Record Attendance at the 28th Annual EHS Seminar & Trade Show

By Hector L. Rivero, President & CEO, Texas Chemical Council and Association of Chemical Industry of Texas.

Thank you to all of our members who attended the 28th Annual Texas-Louisiana Environmental, Health, & Safety (EHS) Seminar and Trade Show. This year’s event saw record attendance with over 1100 participants and a very successful trade show.

The EHS Seminar is the premiere environmental, health, and safety seminar for the petrochemical industry and related industries. Our seminar is developed by industry safety professionals for industry safety professionals. Our mission is to provide education to foster personal growth and development for attendees and improve the performance of their organizations while enhancing the image of the chemical industry. This year’s Seminar featured 3 keynote speakers, 4 training courses, and 100 technical sessions with 107 speakers on a variety of topics including air, water, safety, health and wellness, security, PSM, energy, industrial incidents and emergency response. Our sessions and presenters got high marks from attendee evaluations and our exhibitors said it was a great show with quality leads.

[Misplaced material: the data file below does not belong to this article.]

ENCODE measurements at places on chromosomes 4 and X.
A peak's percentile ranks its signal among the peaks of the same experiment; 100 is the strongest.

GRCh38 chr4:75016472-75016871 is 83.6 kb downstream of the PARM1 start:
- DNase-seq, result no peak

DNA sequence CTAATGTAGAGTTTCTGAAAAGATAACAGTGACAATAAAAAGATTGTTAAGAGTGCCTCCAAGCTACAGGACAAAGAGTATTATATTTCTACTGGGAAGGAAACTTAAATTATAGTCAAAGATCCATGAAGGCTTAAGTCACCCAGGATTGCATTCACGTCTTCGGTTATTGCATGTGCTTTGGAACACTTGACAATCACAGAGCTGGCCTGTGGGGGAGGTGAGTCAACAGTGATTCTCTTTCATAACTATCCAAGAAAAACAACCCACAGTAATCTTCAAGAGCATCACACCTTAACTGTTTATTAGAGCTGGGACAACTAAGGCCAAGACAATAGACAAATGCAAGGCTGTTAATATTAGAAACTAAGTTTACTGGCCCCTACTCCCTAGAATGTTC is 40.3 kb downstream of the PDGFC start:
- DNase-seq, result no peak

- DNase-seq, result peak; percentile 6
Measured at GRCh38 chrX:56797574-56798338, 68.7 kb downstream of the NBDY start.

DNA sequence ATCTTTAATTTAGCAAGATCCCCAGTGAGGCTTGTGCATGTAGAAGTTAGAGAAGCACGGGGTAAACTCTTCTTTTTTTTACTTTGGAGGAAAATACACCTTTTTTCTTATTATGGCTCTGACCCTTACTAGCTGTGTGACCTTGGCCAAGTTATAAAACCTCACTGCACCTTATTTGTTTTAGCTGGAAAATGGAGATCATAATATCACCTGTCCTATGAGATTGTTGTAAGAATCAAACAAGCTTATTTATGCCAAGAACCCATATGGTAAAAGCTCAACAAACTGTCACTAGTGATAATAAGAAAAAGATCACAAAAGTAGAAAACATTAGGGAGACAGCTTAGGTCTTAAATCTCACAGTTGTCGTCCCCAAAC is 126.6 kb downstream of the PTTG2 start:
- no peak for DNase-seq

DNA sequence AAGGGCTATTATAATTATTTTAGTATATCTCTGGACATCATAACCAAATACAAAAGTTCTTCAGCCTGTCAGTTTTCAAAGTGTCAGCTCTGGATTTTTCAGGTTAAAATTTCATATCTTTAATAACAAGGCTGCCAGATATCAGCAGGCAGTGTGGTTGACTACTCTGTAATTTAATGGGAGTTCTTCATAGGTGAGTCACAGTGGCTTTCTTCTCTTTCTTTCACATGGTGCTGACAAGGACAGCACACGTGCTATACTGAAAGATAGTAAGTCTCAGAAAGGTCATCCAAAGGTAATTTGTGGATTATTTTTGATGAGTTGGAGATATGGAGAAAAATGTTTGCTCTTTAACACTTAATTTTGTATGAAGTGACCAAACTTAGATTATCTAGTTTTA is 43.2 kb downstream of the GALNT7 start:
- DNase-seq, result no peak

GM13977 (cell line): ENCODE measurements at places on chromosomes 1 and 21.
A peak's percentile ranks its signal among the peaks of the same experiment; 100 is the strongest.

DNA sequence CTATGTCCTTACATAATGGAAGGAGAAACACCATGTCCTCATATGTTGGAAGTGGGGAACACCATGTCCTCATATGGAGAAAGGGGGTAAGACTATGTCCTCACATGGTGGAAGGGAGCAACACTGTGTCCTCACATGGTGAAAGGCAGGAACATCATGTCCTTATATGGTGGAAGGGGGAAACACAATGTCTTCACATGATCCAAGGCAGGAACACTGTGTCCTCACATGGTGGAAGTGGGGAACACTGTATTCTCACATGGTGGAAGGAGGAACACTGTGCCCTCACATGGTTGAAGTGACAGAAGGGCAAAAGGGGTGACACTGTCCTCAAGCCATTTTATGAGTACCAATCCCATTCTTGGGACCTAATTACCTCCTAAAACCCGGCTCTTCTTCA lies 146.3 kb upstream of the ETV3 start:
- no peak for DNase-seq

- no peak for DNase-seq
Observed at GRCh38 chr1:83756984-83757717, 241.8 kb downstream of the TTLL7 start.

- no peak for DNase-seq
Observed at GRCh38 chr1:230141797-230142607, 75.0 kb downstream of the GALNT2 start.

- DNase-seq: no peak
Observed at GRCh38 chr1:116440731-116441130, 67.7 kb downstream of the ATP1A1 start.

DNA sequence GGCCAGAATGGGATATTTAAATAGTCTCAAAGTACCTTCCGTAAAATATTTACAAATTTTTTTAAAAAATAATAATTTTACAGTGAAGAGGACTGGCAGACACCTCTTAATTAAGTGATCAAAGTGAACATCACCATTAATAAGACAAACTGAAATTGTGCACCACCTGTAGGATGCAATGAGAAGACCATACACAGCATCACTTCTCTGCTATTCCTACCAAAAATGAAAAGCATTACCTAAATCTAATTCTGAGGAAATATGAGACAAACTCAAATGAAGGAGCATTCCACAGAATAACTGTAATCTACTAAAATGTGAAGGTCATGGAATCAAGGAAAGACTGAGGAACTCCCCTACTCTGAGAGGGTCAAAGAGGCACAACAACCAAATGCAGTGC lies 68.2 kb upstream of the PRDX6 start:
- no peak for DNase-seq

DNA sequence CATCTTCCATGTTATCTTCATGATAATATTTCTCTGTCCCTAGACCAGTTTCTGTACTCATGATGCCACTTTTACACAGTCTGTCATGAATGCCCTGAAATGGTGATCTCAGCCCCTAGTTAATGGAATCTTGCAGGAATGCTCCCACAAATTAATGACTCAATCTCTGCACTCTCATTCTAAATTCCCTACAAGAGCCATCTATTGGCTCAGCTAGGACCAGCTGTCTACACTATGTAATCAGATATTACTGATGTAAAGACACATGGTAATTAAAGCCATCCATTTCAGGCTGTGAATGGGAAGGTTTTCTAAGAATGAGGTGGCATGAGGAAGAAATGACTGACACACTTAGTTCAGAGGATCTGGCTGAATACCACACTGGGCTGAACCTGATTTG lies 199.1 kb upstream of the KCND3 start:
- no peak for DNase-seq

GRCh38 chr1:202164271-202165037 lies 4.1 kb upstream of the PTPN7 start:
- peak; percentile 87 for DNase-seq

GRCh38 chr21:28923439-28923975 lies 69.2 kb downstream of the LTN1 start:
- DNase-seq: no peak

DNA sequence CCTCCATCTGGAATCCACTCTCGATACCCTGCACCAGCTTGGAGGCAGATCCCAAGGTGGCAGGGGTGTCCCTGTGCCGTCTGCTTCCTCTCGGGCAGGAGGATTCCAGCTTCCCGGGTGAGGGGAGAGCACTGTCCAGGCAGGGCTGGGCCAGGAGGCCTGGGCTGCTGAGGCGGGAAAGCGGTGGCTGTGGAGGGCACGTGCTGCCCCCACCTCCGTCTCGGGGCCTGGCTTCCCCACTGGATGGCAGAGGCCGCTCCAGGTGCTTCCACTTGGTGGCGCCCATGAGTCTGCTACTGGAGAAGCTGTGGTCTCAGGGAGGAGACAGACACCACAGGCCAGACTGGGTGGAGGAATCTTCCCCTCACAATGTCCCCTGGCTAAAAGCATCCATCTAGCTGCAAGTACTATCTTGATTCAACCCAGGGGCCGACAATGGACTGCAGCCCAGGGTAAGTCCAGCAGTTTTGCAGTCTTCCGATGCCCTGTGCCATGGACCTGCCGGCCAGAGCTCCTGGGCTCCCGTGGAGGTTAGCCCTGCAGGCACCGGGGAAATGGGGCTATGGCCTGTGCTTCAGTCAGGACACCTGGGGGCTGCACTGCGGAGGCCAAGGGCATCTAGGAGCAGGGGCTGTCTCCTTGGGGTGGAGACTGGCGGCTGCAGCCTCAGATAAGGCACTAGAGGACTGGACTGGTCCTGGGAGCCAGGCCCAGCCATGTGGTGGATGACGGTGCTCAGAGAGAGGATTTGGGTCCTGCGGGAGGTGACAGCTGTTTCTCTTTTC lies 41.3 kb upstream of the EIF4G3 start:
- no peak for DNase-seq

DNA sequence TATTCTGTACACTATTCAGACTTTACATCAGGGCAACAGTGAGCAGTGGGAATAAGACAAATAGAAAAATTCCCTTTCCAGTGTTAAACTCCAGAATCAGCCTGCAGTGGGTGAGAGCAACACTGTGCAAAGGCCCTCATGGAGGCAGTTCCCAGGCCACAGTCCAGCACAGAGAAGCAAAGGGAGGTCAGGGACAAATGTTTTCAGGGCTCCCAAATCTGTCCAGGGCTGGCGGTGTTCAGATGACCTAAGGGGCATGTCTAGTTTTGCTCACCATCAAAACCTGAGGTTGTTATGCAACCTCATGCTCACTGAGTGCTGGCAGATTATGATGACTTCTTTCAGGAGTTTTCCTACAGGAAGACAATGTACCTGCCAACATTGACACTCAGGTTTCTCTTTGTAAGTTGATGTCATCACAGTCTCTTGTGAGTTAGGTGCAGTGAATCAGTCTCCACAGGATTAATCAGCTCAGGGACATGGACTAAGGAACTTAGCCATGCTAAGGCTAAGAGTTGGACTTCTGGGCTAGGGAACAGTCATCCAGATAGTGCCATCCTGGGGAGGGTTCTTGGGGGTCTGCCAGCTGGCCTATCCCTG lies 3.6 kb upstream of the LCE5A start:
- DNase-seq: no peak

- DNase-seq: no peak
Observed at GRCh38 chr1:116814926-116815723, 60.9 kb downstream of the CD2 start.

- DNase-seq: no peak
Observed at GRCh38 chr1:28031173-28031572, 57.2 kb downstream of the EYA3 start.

Attendees had access to the latest safety training, regulatory insights, and industry best practices. They heard from some of the best and brightest safety experts in the country, learned about the latest products and services from nearly 140 exhibitors at our Industry Trade Show, and network with industry peers.

The Seminar also had great participation from government agencies, including: the Occupational Safety and Health Administration (OSHA), Federal Bureau of Investigation (FBI), Department of Homeland Security (DHS), Texas Commission on Environmental Quality (TCEQ), National Aeronautics and Space Administration (NASA), and Chemical Safety and Hazard Investigation Board (CSB).

As always, we thank our EHS Seminar Committee for putting together an outstanding Seminar this year. A special thanks to Malinda Tange of INEOS Olefins & Polymers – Chocolate Bayou who chaired this years Seminar Committee.

Thanks to everyone for a very successful 2015 EHS Seminar and Trade Show and we look forward to reaching even more industry professionals next year.

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EPA Proposed Ozone Standard is Costly & Absurd

By Hector L. Rivero, President & CEO, Texas Chemical Council and Association of Chemical Industry of Texas.